We waste a lot of time being discontent and unconfident. The nearby hide on the other side of the stacked wood could have been causing trouble with the decision making on the high hide. Had Muriel been guided away from the area, found the more accessible hide, and then went back to work the high hide, she might have made a clearer decision.

This is one of many cluttered and busy areas we searched, and it's worth pointing out that the very strong desire to let your dog work longer because the area seems busier is not necessarily a good strategy. If your dog struggles to lock down a hide in 15-30 seconds, move on. You can always go back.

Search Area 2: The learning experience that was search area 1 had not quite sunk in, but I was more prepared to call alert sooner if she gave me similar behavior to the high hide in search area 1. Time once again got the better of us here. We found two hides and got caught up working blowing odor to eat up the remainder of our time.

A good strategy for me & Muriel might have been shorter leash length and a little less freedom to roam. A few times she got caught up between odors or by blowing/pooling odor. For some reason, this is a hard scenario for our team to recognize and work through. Slowing things down might make it clearer for both team members when blowing/pooling odor is leading nowhere, when two odors are converging, etc. On the other hand, sometimes an odor problem needs to be solved by getting further away from the source and finding the edge of the scent plume, so, strategize with caution!

Large Warehouse Interior - A large area search with 6 minutes to find an unknown number of hides. The real challenge of this area was the high hide in the stack of pallets. Although, a number of dogs breezed by a hide at the outside corner of one of the rows of shrink-wrapped material - handlers were told to be careful in that area because of some open boxes of solar panels on shelving just a few feet away from the hide. Not sure if handler preconceptions and concerns had anything to do with dogs being less successful on that hide.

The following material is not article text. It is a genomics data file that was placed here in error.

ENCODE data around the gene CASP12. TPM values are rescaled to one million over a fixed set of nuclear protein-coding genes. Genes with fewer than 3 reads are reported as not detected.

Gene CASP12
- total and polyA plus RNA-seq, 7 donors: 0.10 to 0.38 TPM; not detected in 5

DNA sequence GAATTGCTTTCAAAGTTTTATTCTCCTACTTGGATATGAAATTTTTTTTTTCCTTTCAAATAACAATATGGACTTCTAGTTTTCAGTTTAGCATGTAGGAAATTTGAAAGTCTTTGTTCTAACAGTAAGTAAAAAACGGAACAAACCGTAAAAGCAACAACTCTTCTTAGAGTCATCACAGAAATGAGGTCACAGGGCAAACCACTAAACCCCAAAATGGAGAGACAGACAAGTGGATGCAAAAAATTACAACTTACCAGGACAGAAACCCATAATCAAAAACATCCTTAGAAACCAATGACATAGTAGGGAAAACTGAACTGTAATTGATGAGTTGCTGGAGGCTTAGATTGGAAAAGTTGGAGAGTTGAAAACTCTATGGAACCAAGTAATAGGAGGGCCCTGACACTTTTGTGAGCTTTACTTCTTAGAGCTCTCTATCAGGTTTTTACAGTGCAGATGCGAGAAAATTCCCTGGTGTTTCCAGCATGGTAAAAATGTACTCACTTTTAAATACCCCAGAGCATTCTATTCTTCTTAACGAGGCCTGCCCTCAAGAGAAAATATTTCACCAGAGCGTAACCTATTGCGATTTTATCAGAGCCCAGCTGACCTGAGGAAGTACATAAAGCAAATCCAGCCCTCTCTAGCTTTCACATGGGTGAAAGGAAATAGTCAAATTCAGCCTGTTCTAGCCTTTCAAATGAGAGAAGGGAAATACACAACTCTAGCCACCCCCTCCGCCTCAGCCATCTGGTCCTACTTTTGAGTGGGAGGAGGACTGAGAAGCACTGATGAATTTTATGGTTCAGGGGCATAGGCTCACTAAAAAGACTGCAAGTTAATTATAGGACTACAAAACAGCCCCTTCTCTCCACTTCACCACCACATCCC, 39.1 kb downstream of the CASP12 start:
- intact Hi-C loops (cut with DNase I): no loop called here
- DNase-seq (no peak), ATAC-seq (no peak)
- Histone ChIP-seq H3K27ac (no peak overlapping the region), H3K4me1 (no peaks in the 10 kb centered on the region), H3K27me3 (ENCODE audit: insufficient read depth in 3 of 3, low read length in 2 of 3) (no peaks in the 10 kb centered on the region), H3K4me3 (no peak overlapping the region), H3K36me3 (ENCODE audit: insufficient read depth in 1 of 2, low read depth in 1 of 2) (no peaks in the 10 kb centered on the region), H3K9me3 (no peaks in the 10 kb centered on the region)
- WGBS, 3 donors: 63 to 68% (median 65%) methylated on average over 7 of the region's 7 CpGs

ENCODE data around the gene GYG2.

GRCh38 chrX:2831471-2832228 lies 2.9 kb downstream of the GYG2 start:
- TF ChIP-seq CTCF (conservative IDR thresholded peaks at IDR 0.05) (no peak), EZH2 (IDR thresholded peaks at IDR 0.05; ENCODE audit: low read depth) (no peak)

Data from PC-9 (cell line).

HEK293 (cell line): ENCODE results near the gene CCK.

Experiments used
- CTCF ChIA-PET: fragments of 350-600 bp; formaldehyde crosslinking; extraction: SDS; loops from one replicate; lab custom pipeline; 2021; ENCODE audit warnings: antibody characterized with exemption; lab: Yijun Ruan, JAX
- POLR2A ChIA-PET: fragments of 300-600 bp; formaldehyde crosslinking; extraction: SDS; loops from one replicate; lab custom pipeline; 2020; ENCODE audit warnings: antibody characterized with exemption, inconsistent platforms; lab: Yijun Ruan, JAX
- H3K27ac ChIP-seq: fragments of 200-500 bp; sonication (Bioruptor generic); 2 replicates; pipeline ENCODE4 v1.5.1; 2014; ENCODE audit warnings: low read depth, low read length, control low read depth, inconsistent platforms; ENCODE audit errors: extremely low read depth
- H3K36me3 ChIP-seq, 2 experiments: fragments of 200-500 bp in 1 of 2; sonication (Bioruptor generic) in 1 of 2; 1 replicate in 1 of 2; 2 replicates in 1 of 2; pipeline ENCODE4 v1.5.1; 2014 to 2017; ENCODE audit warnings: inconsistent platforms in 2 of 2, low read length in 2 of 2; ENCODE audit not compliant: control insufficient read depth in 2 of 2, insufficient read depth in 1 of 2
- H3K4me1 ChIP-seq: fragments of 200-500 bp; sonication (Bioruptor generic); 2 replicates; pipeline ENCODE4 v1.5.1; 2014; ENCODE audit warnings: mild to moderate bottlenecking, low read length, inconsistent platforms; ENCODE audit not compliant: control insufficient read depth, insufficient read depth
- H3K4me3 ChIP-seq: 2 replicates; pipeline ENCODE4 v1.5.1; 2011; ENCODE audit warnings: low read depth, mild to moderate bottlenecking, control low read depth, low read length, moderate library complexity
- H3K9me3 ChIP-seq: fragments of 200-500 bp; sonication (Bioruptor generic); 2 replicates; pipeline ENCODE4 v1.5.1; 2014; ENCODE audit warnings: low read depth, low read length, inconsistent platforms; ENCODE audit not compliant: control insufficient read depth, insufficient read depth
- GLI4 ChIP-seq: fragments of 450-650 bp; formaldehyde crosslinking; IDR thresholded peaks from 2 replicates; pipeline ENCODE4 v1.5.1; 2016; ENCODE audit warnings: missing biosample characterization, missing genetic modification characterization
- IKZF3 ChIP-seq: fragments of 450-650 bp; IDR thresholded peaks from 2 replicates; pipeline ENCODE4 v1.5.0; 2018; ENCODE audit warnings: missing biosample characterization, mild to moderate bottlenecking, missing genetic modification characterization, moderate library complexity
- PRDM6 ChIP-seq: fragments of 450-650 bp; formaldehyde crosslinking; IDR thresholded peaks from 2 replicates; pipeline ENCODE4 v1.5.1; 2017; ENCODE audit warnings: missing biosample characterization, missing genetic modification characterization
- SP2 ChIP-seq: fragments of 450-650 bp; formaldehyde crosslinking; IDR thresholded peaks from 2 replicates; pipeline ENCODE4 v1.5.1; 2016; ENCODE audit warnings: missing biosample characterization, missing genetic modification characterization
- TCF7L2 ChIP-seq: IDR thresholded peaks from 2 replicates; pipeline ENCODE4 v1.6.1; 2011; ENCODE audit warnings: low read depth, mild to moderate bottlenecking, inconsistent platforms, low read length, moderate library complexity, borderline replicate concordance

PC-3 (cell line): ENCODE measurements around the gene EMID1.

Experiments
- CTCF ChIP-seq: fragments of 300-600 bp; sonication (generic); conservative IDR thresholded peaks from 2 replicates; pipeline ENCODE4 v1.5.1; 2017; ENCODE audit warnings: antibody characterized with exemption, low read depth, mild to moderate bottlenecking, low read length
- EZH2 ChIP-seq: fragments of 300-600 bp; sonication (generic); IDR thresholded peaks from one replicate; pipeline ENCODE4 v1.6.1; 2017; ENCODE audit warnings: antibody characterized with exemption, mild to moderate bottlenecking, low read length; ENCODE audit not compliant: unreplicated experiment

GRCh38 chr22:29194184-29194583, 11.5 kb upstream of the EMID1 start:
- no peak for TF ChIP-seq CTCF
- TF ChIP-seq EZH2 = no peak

This search was about covering ground and staying out of the dog's way, as well as dealing with close convergence involving a very high inaccessible hide. Once again, troubles abounded because of blowing/pooling odor. A huge exhaust fan cooling system was running overhead while we searched, and, I believe a cargo bay door was open beyond the search area. Who knows exactly what was happening to the odor but the dogs!

Muriel had no trouble finding the threshold hide, the medium height hide in the wooden cargo box, the hide near the solar panels, and a hide in between two rows of shrink-wrapped material. I think we missed a hide on the building wall deep in the corner of the search area (or we didn't), and I missed the high pallet hide. That makes for a total of 6 hides in the area. The amount of time we spent trying to work out the high pallet hide was maddening! In the end, Muriel got frustrated and went to the wooden cargo box, sniffed the bottom corner opposite the hide and alerted. I knew it couldn't be right, but the two of us were desperate for some validation of our efforts at that point, so I called it. Nope. False call. Lose a half point.

Small Warehouse Vehicles - A traditional vehicle element search with the option to go off-leash. There were three vehicles and an unknown number of hides to find in 2 minutes. I chose to run Muriel off-leash and it worked out nicely for us. Because of the focus on vehicles I was much more able to read her signals and guide her to areas I wanted her to search, as compared to the more cluttered environments of the mixed element searches. Unlike the forklifts in The Moat, these vehicles were passenger cars (a minivan, SUV, and a 4-door sedan), and the configuration and hide placements were not really causing difficult convergence of the odors or blowing/pooling odor. This was more of a speed test to see if the team can stay on task and work efficiently.

This video contains some decent searching, but not the teachable moments contained in some of the other videos. I'll focus on the hide on the front of the SUV in the bumper to the left of the driver's side fog lamp. Muriel showed interest early on indicating she wanted to search towards the front of the SUV, but she turned off fast and worked problem. When she made her way to the front of the SUV she caught odor early, but wasn't quite there. I can't stress the usefulness of sourcing exercises and lingering odor exercises. I read Muriel correctly, but I'd prefer she work her way to source without needing to check in and test my handling skills!

Next week we'll continue the video analysis (and possibly the week after, too). Hopefully, it helps to see searches in action and hear some of a handler's inner monologue, as well as some post search reflecting.

Happy Sniffing!